Investigation on Processing Variables for the Preparation of Fluconazole-Loaded Ethyl Cellulose Microspheres by Modified Multiple Emulsion Technique
- 534 Downloads
Fluconazole-loaded ethyl cellulose microspheres were prepared by alginate facilitated (water-in-oil)-in-water emulsion technology and the effects of various processing variables on the properties of microspheres were investigated. Scanning electron microscopy revealed spherical nature and smooth surface morphology of the microspheres except those prepared at higher concentration of emulsifiers and higher stirring speeds. The size of microspheres varied between 228 and 592 μm, and as high as 80% drug entrapment efficiency was obtained depending upon the processing variables. When compared up to 2 h, the drug release in pH 1.2 HCl solution was slower than in pH 7.4 phosphate buffer saline solution. However, this trend was reversed at high shear conditions. The microspheres provided extended drug release in alkaline dissolution medium and the drug release was found to be controlled by Fickian-diffusion mechanism. However, the mechanism shifted to anomalous diffusion at high shear rates and emulsifier concentrations. The aging of microspheres did not influence the drug release kinetics. However, the physical interaction between drug and excipients affected the drug dissolution behaviors. X-ray diffractometry (X-RD) and differential scanning calorimetry (DSC) analysis revealed amorphous nature of drug in the microspheres. Fourier transform infrared (FTIR) spectroscopy indicated stable character of fluconazole in the microspheres. The stability testing data also supported the stable nature of fluconazole in the microspheres. The fluconazole extracted from 80% drug-loaded formulation showed good in vitro antifungal activity against Candida albicans. Thus, proper control of the processing variables involved in this modified multiple emulsion technology could allow effective incorporation of slightly water soluble drugs into ethyl cellulose microspheres without affecting drug stability.
Key wordsentrapment efficiency ethyl cellulose fluconazole microspheres water-in-oil-in-water (w/o/w) multiple emulsion
The authors are grateful to the authority of Gupta College of Technological Sciences, Asansol, India and Jadavpur University, Department of Pharmaceutical Technology, Kolkata, India for providing necessary facilities for this work.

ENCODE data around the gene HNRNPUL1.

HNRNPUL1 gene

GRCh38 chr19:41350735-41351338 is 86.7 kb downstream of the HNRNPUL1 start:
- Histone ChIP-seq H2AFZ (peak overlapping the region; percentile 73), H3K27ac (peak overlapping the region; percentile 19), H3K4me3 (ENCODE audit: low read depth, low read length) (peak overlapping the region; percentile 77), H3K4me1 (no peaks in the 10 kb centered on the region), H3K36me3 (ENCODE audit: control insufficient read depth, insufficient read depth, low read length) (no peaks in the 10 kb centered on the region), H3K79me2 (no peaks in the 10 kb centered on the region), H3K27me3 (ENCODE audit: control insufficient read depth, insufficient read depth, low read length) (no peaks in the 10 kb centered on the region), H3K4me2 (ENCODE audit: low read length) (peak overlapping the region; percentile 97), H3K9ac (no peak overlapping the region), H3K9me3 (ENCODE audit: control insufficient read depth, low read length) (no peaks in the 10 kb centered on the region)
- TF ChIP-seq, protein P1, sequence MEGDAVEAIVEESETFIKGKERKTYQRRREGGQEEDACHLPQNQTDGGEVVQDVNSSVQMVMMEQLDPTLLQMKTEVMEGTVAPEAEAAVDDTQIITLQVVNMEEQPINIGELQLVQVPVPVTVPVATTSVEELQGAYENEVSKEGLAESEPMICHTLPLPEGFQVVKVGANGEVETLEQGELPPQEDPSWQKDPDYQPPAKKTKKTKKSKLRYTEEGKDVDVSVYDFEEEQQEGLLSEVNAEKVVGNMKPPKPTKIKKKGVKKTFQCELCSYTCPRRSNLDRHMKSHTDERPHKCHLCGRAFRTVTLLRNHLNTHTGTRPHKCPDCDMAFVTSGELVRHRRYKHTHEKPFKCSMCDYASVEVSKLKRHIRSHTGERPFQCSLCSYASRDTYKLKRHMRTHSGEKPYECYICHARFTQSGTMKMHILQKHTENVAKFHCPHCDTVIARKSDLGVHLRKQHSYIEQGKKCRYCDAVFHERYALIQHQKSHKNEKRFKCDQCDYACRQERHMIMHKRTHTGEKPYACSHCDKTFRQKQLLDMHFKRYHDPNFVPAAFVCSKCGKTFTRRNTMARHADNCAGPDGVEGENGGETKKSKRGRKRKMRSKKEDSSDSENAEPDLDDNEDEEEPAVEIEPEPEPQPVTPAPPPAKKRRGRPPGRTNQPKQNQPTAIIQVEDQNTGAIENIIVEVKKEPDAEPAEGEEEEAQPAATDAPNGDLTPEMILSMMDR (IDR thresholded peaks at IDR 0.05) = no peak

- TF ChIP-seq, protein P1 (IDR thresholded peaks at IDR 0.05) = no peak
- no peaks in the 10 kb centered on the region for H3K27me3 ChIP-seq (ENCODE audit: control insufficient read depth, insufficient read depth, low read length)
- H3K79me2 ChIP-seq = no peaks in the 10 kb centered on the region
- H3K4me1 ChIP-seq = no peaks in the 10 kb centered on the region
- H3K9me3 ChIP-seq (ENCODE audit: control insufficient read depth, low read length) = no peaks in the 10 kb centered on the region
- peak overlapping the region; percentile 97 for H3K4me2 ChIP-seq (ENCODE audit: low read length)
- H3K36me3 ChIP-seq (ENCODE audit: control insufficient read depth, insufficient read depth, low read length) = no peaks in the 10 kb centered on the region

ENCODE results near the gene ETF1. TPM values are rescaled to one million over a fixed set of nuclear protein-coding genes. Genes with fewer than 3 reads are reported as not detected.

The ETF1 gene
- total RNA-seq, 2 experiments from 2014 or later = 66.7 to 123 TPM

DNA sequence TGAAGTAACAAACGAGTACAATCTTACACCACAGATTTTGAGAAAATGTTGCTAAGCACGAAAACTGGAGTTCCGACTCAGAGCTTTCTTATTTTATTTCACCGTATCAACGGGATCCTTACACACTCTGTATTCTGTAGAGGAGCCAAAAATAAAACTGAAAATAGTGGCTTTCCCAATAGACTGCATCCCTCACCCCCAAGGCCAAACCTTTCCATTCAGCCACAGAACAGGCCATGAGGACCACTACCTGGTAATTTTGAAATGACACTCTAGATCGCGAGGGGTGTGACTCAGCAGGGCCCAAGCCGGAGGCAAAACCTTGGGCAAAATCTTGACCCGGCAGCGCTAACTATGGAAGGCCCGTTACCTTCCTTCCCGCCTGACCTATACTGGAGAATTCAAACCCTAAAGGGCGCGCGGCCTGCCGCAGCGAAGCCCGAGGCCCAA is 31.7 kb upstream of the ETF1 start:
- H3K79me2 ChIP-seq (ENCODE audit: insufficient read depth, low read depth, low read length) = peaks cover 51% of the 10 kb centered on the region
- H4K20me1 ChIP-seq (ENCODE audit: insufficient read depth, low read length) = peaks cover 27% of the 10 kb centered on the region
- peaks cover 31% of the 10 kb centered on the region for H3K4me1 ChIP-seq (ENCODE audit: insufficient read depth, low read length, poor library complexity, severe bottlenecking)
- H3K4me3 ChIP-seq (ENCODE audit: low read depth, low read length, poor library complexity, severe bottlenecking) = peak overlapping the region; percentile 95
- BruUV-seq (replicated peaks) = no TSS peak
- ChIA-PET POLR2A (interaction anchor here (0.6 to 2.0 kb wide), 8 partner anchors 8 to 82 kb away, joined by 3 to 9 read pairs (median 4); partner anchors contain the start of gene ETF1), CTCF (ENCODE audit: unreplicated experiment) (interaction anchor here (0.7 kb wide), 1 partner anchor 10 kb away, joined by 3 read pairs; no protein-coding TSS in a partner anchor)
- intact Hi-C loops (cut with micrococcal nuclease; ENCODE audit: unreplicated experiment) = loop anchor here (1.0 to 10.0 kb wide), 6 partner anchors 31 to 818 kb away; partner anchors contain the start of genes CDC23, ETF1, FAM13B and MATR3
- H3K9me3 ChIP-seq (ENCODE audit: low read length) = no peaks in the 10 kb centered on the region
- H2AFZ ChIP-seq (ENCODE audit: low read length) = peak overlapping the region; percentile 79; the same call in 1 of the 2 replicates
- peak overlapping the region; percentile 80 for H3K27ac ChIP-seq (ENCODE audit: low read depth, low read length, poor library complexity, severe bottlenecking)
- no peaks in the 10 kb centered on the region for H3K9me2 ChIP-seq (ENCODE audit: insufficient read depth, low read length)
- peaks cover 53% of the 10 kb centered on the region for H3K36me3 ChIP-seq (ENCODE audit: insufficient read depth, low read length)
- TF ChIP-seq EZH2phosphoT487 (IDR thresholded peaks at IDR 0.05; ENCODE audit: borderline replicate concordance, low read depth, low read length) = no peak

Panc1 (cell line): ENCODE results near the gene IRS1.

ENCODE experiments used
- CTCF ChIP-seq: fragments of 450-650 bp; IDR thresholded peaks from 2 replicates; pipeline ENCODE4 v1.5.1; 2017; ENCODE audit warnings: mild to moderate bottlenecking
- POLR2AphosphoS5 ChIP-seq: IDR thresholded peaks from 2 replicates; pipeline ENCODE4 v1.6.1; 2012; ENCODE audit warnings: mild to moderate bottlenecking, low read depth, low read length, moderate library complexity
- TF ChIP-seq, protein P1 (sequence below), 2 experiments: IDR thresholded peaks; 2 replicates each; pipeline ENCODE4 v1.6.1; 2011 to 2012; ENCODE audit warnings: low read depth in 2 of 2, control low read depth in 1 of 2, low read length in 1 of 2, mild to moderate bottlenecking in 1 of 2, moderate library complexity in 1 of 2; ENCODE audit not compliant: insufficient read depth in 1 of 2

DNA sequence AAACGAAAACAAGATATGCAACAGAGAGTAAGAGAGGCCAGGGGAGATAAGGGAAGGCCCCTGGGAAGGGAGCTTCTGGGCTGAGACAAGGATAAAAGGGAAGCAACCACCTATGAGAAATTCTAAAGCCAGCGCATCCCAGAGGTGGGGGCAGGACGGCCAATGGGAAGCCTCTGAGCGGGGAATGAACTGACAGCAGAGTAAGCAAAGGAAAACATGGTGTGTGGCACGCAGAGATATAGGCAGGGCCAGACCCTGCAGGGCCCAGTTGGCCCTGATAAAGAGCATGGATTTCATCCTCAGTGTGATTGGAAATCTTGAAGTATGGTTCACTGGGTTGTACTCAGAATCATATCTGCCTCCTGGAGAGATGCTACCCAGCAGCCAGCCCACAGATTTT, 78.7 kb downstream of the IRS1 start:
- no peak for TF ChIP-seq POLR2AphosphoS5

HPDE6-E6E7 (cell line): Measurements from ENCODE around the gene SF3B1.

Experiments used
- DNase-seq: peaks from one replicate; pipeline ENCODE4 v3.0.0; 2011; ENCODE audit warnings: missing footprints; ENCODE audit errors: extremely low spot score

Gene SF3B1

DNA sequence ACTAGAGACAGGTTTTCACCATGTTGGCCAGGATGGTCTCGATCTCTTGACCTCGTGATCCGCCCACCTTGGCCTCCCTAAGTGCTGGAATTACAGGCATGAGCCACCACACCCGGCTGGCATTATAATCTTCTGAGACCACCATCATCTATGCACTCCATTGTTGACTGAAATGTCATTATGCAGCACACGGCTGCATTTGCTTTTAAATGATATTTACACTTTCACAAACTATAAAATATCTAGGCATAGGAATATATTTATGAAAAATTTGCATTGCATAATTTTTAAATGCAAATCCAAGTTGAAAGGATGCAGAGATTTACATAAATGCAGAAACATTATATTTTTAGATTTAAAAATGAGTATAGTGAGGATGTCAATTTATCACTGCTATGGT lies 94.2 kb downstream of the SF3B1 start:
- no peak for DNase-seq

- 1.Follonier N, Doelkar E. Biopharmaceutical comparison of oral multiple unit and single unit sustained release dosage forms. STP Pharm Sci. 1992;2:141–58.Google Scholar
- 3.Hincall AA, Calis S. Microsphere preparation by solvent evaporation method. In: Wise DL, editor. Handbook of pharmaceutical controlled release technology. Cambridge, MA: Taylor and Francis; 2000. p. 329–43.Google Scholar
- 10.Nagareyan N, Uchida T, Matsuyama K. Preparation and characterization of enteric microspheres containing bovine insulin by a w/o/w emulsion solvent evaporation method. Chem Pharm Bull. 1998;46:1613–7.Google Scholar
- 12.J.S. Young, K.I. Chan, and K. Yong-Hee. Preparation method for biodegradable polymeric microspheres using solvent extraction and preparation method for microspheres for treating local inflammation using the same. US Patent no. 6149944 (2000).Google Scholar
- 17.Uetrecht J, Walmsley SL. Antimicrobial and antifungal agents that act on cell membrane. In: Kalant H, Roschlau WHE, editors. Principles of medical pharmacology. New York: Oxford University Press; 1998. p. 677.Google Scholar
- 18.Parrott EL. Milling. In: Lachman L, Lieberman HA, Kanig JL, editors. The theory and practice of industrial pharmacy. Washington Square, Philadelphia: Lea & Febiger; 1991. p. 28.Google Scholar
- 36.Kim K-H, Kim K-S, Lim J-S, Shin J-S, Chung K-H. Effect of dissolution properties of p-aminosalicylic acid with chitin and chitosan mixtures. Polymer (Korea). 1988;12:56–62.Google Scholar
- 37.Carrillo-Munoz AJ, Quindos G, Tur C, Ruesga MT, Miranda Y, delValle O, et al. In-vitro antifungal activity of liposomal nystatin in comparison with nystatin, amphotericin B cholesteryl sulphate, liposomal amphotericin B, amphotericin B lipid complex, amphotericin B desoxycholate, fluconazole and itraconazole. J Antimicrob Chemother. 1999;44:397–401.PubMedCrossRefGoogle Scholar